Gluten-Free Baking Guide: Baking Essentials
Are you looking to take up baking but unsure what essentials you should have in your pantry? Not only will this article give you some great gluten-free brands to always have on hand, but it will also give you some tips on how to bake using healthier ingredients. So, whether you are gluten-free, or just trying to prepare some guiltless homemade sweets, you’ve come to the right place.
To begin, it is first important to identify the necessary components you will use for every baked treat. This includes flour, oil, a binding agent, and a sweetener. You also are going to want to have some good add-ins on hand, because let's be real, 99% of the time the add-ins make the recipe (who wants to have chocolate chip cookies without the chocolate chips?). Now that we have identified the key constituents of a baked good, let’s list some gluten-free, healthy alternative swaps that we can use:
1) Bob’s Red Mill Gluten-Free 1-to-1 Baking Flour
Now this is going to be your best choice if you are looking for something that tastes most like your typical baking flour. It is also going to be the easiest choice if you are following a recipe that is not already gluten-free (whereby you are converting the ingredients to gluten-free on your own). A lot of times when baking with different types of flour, you will have to change ratios of the recipe in order to make it fit with the new flour. However, using Bob’s Red Mill Gluten-Free flour, that does not seem to be an issue.
2) Almond Flour
My personal favorite flour swap has to be almond flour. I personally love the texture it brings to most recipes, adding a tiny essence of nuttiness to your baked goods. Now, if you aren’t a nut fan: don’t be frightened! I promise that you cannot tell your baking with grinded-up almonds. If anything, the added nutty-like texture it brings is a whole new flavor profile! As far as brands go, I personally tend to gravitate towards Bob Red Mill’s Unblanched Almond Flour.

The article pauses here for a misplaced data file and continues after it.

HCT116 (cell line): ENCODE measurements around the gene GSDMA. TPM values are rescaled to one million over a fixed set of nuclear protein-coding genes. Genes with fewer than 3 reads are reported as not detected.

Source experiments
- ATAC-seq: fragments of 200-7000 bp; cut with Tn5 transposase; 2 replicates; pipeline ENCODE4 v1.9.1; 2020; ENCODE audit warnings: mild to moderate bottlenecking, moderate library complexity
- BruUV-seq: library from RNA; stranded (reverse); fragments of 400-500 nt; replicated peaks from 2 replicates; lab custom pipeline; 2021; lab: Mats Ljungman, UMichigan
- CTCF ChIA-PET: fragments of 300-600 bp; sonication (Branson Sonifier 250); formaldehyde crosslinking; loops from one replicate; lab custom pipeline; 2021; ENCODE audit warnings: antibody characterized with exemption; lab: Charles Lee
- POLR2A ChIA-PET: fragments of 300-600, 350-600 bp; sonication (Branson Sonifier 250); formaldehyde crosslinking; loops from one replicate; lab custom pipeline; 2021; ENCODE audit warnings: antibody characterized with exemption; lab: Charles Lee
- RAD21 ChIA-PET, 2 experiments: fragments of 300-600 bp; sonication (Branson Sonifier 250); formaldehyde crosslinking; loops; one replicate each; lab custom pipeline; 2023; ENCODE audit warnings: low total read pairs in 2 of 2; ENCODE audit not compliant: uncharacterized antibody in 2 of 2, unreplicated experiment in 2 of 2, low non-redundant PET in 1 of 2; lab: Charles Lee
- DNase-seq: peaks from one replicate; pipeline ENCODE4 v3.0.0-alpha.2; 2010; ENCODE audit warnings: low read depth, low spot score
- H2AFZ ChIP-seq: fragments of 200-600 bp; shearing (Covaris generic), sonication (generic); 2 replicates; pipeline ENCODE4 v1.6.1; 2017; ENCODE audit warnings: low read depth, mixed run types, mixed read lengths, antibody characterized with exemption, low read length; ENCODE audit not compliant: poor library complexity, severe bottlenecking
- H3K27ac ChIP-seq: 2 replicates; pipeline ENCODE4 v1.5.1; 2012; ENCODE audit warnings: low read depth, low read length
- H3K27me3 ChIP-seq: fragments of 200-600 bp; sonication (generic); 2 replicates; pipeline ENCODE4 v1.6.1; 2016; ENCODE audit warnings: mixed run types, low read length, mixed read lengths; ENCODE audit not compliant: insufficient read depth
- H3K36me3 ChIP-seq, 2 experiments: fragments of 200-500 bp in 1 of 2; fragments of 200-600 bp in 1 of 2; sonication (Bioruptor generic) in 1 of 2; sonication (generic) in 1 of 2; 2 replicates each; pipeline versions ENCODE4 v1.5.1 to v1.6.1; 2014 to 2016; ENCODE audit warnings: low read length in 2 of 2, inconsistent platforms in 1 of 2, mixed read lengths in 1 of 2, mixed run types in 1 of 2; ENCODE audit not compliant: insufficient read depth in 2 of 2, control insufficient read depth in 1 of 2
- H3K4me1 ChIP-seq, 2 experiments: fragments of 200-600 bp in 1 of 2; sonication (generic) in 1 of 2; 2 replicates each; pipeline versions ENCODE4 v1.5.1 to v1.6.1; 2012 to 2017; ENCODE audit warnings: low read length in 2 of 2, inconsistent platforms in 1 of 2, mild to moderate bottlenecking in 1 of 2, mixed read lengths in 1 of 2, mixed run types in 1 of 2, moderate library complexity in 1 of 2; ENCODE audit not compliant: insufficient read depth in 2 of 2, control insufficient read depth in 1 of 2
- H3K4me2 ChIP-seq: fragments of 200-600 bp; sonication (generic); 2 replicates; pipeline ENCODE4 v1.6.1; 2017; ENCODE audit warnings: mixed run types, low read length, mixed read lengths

3) Oat Flour
Another great gluten-free flour swap is oat flour, especially if you are looking for the most affordable option. You can even make it yourself by blending some gluten-free oats. Oat flour holds a dear place in our hearts, as it is the main base in our delicious Whoa Dough Bars! If this doesn’t tell you how tasty oat flour can make recipes, then I don’t know what else can.
1) Coconut Oil
My favorite baking oil is most definitely coconut oil. Coconut oil is not only flavorful, but it adds a great nutrition component to your baked goods. Did you know that coconut oil contains MCTs, a saturated fat linked to an increase in calorie burn? (https://www.healthline.com/nutrition/top-10-evidence-based-health-benefits-of-coconut-oil#TOC_TITLE_HDR_4)
2) Avocado Oil
Avocado oil is great due to its high smoke point. It can withstand heat up to 520ºF without getting chemically altered. Avocado oil only brings a mild flavor profile, and seems to be one of the more neutral tasting oils within a recipe. As far as brands go, I tend to use Primal Kitchen’s Avocado Oil because it is made purely of avocado oil. Be on the lookout for brands that add unnecessary fillers to their oils.
3) Olive Oil
Olive oil is always a great option when you don’t have anything else on hand. The smoking point is quite lower when compared to avocado oil, but it is still a great alternative to most vegetable oils. Some people report a mild taste associated when baking with olive oil, but I personally never seem to taste it. Primal Kitchen makes great olive oil as well!